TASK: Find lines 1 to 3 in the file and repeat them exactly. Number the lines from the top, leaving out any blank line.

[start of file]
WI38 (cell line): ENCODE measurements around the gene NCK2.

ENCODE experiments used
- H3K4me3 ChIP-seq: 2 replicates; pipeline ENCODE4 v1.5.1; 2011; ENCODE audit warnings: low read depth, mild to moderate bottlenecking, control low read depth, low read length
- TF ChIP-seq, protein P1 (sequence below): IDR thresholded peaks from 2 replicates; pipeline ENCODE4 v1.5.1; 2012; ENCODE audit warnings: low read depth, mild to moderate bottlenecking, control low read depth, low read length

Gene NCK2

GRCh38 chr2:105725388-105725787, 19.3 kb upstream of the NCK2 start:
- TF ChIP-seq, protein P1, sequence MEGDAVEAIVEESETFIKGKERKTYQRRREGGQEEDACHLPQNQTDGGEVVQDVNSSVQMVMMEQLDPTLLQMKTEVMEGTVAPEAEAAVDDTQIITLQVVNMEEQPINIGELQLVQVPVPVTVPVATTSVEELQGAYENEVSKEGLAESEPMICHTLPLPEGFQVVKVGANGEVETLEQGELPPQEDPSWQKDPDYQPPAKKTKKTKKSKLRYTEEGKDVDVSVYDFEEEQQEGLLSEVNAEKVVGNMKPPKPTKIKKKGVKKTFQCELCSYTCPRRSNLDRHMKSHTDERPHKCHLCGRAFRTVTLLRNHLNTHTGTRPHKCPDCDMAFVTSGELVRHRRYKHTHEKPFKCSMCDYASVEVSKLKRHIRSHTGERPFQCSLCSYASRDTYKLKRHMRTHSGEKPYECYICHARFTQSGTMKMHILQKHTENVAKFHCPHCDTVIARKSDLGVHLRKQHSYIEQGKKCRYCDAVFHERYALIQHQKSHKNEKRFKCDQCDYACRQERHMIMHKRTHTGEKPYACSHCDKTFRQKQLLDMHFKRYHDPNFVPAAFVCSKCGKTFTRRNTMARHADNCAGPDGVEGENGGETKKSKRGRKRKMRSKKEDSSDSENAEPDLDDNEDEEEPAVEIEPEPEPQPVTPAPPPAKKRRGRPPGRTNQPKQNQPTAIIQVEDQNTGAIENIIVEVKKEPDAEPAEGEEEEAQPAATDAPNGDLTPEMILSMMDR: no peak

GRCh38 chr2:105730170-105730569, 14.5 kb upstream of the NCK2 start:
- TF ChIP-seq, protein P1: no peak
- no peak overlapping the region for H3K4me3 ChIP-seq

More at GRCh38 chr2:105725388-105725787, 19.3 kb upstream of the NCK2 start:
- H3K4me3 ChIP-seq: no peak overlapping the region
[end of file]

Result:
WI38 (cell line): ENCODE measurements around the gene NCK2.

ENCODE experiments used
- H3K4me3 ChIP-seq: 2 replicates; pipeline ENCODE4 v1.5.1; 2011; ENCODE audit warnings: low read depth, mild to moderate bottlenecking, control low read depth, low read length